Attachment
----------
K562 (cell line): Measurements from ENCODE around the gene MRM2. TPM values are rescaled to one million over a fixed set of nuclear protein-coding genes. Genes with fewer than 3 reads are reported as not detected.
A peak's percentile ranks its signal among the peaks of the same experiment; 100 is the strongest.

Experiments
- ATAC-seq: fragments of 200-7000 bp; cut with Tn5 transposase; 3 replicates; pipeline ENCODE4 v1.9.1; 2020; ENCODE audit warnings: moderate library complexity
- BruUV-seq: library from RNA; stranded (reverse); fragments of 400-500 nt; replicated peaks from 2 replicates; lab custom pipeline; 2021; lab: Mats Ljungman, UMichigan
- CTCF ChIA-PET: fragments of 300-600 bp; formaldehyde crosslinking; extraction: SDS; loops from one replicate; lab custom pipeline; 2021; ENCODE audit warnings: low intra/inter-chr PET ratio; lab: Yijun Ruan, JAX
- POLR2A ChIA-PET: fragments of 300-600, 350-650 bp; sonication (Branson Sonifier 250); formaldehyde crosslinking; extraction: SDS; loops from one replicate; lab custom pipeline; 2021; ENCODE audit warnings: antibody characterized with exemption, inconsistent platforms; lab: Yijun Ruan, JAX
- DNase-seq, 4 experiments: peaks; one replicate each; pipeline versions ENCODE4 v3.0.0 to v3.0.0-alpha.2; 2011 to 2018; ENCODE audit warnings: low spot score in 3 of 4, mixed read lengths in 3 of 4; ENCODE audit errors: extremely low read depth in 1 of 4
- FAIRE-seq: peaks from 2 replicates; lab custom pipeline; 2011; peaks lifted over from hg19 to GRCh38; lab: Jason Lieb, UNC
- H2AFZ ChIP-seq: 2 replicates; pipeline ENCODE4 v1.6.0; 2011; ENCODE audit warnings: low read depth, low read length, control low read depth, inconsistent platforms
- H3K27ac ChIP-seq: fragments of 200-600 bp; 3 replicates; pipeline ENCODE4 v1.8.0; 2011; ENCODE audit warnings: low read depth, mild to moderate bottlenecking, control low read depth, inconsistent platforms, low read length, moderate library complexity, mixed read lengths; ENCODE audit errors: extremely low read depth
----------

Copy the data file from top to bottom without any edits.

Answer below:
K562 (cell line): Measurements from ENCODE around the gene MRM2. TPM values are rescaled to one million over a fixed set of nuclear protein-coding genes. Genes with fewer than 3 reads are reported as not detected.
A peak's percentile ranks its signal among the peaks of the same experiment; 100 is the strongest.

Experiments
- ATAC-seq: fragments of 200-7000 bp; cut with Tn5 transposase; 3 replicates; pipeline ENCODE4 v1.9.1; 2020; ENCODE audit warnings: moderate library complexity
- BruUV-seq: library from RNA; stranded (reverse); fragments of 400-500 nt; replicated peaks from 2 replicates; lab custom pipeline; 2021; lab: Mats Ljungman, UMichigan
- CTCF ChIA-PET: fragments of 300-600 bp; formaldehyde crosslinking; extraction: SDS; loops from one replicate; lab custom pipeline; 2021; ENCODE audit warnings: low intra/inter-chr PET ratio; lab: Yijun Ruan, JAX
- POLR2A ChIA-PET: fragments of 300-600, 350-650 bp; sonication (Branson Sonifier 250); formaldehyde crosslinking; extraction: SDS; loops from one replicate; lab custom pipeline; 2021; ENCODE audit warnings: antibody characterized with exemption, inconsistent platforms; lab: Yijun Ruan, JAX
- DNase-seq, 4 experiments: peaks; one replicate each; pipeline versions ENCODE4 v3.0.0 to v3.0.0-alpha.2; 2011 to 2018; ENCODE audit warnings: low spot score in 3 of 4, mixed read lengths in 3 of 4; ENCODE audit errors: extremely low read depth in 1 of 4
- FAIRE-seq: peaks from 2 replicates; lab custom pipeline; 2011; peaks lifted over from hg19 to GRCh38; lab: Jason Lieb, UNC
- H2AFZ ChIP-seq: 2 replicates; pipeline ENCODE4 v1.6.0; 2011; ENCODE audit warnings: low read depth, low read length, control low read depth, inconsistent platforms
- H3K27ac ChIP-seq: fragments of 200-600 bp; 3 replicates; pipeline ENCODE4 v1.8.0; 2011; ENCODE audit warnings: low read depth, mild to moderate bottlenecking, control low read depth, inconsistent platforms, low read length, moderate library complexity, mixed read lengths; ENCODE audit errors: extremely low read depth